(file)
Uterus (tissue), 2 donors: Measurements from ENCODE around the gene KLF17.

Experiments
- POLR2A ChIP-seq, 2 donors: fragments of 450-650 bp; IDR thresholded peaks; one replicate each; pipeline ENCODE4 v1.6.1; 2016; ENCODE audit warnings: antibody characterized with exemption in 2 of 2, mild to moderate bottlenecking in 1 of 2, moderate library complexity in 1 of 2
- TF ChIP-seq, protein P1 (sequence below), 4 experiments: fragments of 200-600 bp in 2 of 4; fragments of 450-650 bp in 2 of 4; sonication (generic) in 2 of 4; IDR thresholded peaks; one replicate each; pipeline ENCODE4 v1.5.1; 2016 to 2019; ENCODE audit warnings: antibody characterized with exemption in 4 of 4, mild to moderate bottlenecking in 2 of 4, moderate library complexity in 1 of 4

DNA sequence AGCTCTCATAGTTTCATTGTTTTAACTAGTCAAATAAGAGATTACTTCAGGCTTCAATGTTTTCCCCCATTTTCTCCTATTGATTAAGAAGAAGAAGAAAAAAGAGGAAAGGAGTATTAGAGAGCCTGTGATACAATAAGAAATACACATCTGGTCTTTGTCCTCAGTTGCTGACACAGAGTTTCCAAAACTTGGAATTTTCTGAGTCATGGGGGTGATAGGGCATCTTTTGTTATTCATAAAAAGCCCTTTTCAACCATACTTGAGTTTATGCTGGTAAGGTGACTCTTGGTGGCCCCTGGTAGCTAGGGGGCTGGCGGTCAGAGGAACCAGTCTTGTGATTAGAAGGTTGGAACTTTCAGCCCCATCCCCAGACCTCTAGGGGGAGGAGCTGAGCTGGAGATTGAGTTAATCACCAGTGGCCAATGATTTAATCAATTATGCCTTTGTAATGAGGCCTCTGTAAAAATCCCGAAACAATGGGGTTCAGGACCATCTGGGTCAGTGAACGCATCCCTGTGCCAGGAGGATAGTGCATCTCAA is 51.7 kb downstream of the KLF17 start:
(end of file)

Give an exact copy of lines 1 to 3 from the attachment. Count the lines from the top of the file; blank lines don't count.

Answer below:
Uterus (tissue), 2 donors: Measurements from ENCODE around the gene KLF17.

Experiments
- POLR2A ChIP-seq, 2 donors: fragments of 450-650 bp; IDR thresholded peaks; one replicate each; pipeline ENCODE4 v1.6.1; 2016; ENCODE audit warnings: antibody characterized with exemption in 2 of 2, mild to moderate bottlenecking in 1 of 2, moderate library complexity in 1 of 2